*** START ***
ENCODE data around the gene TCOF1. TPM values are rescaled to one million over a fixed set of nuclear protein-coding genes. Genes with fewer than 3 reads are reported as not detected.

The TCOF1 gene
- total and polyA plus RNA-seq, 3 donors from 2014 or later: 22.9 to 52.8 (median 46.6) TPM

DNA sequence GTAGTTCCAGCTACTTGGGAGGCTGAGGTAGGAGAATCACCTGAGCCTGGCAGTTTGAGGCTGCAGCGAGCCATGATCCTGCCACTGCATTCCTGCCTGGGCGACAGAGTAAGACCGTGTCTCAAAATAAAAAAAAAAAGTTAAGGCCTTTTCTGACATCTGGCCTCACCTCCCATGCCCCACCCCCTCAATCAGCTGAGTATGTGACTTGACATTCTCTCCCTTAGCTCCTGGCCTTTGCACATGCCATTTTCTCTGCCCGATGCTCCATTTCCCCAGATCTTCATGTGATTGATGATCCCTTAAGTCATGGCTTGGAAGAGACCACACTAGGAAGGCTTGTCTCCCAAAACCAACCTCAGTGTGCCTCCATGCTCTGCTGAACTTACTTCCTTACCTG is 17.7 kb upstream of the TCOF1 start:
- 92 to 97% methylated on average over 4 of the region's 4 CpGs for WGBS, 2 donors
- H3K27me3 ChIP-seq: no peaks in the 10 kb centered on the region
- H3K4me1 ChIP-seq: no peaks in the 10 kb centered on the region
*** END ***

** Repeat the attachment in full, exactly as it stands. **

ENCODE data around the gene TCOF1. TPM values are rescaled to one million over a fixed set of nuclear protein-coding genes. Genes with fewer than 3 reads are reported as not detected.

The TCOF1 gene
- total and polyA plus RNA-seq, 3 donors from 2014 or later: 22.9 to 52.8 (median 46.6) TPM

DNA sequence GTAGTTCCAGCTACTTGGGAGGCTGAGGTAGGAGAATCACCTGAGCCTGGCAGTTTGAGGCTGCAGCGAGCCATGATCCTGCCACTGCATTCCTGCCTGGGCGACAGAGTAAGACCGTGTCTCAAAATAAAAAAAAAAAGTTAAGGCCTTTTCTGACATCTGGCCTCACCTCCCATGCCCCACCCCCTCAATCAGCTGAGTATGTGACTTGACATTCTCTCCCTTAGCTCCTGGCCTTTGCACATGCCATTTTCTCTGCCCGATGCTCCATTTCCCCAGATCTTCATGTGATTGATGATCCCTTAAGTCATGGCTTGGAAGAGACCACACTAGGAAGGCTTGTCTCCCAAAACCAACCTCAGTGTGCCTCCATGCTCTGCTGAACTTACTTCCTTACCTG is 17.7 kb upstream of the TCOF1 start:
- 92 to 97% methylated on average over 4 of the region's 4 CpGs for WGBS, 2 donors
- H3K27me3 ChIP-seq: no peaks in the 10 kb centered on the region
- H3K4me1 ChIP-seq: no peaks in the 10 kb centered on the region